A Framework for Development of Quality Control Model for Indian Ready Mixed Concrete Industry
Debasis Sarkar, Assistant Professor, Constructionand Project Management, CEPT University, Ahmedabad
Quality Control of Ready Mixed Concrete can be divided into three convenient areas like forward control, immediate control and retrospective control. SQC application proves to be a vital tool which can be used effectively for quality and productivity improvement for infrastructure projects. Statistical Quality Control can be effectively applied to RMC industry for online (during production) and also offline (before and after production) quality monitoring and control. SQC and particularly SPC techniques have potentiality to improve efficiency and profitability of the organization. However, in absence of proper and effective quality monitoring systems in most of the batching plants in India, they are lagging behind from their western counterparts in terms of operational procedures, product quality and economy in manufacture of concrete. Hence there is a need to analyze the applicability of scientific quality monitoring techniques to RMC in India. The proposed Quality Control Model for Indian RMC industry is a SQC based, simplified user–friendly model, which if adopted, we think, would make Indian RMC industry much more organized and efficient in terms of production and operation.
IntroductionAs per Indian Standard code of practice (IS 4926) Ready Mixed Concrete (RMC) is defined as the concrete delivered in plastic condition and requiring no further treatment before being placed in position in which it is to set and harden. Instead of being batched and mixed on site, concrete is delivered for placing from central batching plant. History reveals that RMC was patented in Germany in 1903, but the means of transporting it had not developed sufficiently well to enable the concept to be exploited. There were significant developments in USA in the first quarter of 20thcentury. The first delivery of RMC was made in Baltimore in 1913, and the transitmixer was born in 1926. In 1931 K.O. Ammentorp, erected a plant at Bedfont, west of London and launched a company named as Ready Mixed Concrete Ltd. At the same time companies like British Steel Piling Company, Scientific Concrete Co. Ltd, Jaeger System Ltd, became interested and entered into RMC business.
The most interesting aspect of RMC industry is its remarkable growth. In United States, in 1925, there were about twenty RMC operators, by 1929 this number had grown to hundred and today there are more than ten thousand operators. In United Kingdom between 1950 and 1974, about thirty one million cubic meters of RMC was produced at its peak. Today this production have exceeded ninety one million cubic meters. Since its inception, major developmental research work pertaining to production and operational procedures has been carried out in UK.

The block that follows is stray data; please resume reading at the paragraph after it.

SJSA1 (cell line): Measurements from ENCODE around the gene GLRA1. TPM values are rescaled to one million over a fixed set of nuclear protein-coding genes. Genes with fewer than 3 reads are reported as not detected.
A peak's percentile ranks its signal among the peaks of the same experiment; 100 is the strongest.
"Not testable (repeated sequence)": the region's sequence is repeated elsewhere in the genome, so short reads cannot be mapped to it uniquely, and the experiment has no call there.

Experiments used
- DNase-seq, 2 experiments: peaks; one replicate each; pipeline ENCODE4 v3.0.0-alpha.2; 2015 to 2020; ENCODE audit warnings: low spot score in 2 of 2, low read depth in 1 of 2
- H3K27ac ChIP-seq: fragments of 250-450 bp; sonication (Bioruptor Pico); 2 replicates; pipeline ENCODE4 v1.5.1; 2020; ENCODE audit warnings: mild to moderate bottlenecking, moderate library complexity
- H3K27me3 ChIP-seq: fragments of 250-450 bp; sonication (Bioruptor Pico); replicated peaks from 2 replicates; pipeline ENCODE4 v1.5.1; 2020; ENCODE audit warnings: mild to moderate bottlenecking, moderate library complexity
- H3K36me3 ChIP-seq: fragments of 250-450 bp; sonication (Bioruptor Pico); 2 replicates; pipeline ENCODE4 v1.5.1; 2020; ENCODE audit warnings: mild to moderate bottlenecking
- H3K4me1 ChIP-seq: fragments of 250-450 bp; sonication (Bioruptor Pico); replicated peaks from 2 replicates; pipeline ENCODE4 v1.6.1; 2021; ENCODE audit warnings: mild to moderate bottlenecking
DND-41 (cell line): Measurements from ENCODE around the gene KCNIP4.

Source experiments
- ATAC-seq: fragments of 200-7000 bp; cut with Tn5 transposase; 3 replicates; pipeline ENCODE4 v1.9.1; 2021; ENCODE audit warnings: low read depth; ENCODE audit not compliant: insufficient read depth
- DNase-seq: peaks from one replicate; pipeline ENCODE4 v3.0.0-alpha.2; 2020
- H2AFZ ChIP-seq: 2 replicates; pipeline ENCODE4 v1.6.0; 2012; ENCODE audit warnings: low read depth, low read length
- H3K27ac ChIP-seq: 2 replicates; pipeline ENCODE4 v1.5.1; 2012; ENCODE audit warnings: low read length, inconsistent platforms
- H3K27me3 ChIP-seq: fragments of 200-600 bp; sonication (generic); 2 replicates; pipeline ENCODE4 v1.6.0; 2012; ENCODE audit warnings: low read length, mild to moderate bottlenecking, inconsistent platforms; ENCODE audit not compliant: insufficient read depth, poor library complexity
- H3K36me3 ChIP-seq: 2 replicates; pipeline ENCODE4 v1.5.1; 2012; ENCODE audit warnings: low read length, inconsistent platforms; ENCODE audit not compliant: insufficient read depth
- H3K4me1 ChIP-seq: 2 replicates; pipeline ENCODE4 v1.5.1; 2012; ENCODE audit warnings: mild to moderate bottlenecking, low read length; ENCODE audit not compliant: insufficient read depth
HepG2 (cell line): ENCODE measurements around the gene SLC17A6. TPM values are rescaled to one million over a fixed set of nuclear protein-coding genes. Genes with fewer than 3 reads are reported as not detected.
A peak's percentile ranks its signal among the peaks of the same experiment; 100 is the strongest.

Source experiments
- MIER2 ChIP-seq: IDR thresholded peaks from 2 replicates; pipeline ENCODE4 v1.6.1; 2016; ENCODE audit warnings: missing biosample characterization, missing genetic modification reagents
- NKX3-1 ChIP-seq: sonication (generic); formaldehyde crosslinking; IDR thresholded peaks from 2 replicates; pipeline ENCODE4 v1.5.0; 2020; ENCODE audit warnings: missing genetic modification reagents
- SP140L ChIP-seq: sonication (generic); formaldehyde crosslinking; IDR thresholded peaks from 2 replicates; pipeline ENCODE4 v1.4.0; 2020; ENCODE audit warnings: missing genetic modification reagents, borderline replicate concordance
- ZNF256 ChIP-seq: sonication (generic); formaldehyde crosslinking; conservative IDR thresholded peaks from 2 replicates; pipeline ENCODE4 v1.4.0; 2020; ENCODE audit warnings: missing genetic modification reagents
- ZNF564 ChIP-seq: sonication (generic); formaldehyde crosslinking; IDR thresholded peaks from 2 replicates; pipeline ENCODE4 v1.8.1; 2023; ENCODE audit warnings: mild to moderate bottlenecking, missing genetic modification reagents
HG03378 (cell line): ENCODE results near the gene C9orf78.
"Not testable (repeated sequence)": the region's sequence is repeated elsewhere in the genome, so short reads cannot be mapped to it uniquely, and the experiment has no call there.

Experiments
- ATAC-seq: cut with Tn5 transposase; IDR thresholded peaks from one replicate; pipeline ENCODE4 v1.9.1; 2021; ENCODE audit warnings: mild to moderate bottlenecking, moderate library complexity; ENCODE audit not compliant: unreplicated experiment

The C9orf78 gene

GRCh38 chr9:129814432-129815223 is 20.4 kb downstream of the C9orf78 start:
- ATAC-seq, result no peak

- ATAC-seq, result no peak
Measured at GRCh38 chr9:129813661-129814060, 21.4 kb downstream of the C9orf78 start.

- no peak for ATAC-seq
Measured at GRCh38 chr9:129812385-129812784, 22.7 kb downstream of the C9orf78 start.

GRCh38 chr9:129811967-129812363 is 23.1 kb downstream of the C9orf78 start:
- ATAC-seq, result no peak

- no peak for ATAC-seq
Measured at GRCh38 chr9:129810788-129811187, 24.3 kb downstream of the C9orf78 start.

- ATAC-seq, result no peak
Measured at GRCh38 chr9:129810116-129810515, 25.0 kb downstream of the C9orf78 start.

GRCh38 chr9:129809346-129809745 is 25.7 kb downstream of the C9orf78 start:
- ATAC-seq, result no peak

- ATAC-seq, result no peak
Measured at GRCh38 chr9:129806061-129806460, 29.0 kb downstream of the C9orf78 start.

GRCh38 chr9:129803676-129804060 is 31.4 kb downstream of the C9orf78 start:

From this growth pattern, it is obvious that the RMC plants had something to offer. The consumer wanted his concrete delivered to the job in a ready-to-place condition. This growth has been accompanied by improvements in the equipment and methods used by the ready mixed operator. Volume batching has completely been replaced by weigh batching and presently computerized weigh batchers are used in most of the batching plants. Aggregates are stored in properly installed bins and cement and flyash are stored in silos. Conveyors are used to transport the aggregates. Cement and flyash is pumped into the central mixer with pneumatic pumps. Electronic moisture meters, digital admixture dispensers are used in fully automatic batching plants. This introduction of improved batching equipment has made possible the exact and scientific formulation of concrete mix. Concrete designed to meet the specific requirements can now be ordered directly from the ready mixed operators.
Quality Control of RMC can be divided into three convenient areas like forward control, immediate control and retrospective control (Dewar and Anderson, 1988). Forward control basically deals with procedures of quality control to be followed before the production process. This covers (i) materials storage, (ii) monitoring of quality of materials, (iii) modification of mix design, (iv) plant maintenance, (v) calibration of equipment and (vi) plant and transit mixer condition. Immediate control is concerned with instant action to control the quality of concrete during production or that of deliveries closely following production. This covers (i) weighing – correct reading of batch data and accurate weighing, (ii) visual observation and testing of concrete during production and delivery (assessment of uniformity, cohesion, workability, adjustment of water content) and (iii) making corresponding adjustments at the plant automatically or manually to batched quantities to allow for observed, measured or reported changes in materials or concrete qualities. Retrospective control primarily deals with the quality control procedures after production. This covers (i) sampling of concrete, testing and monitoring of results, (ii) weighbridge checks of laden and unladen vehicle weights, (iii) Stock control of materials and (iv) diagnosis and correction of identified faults.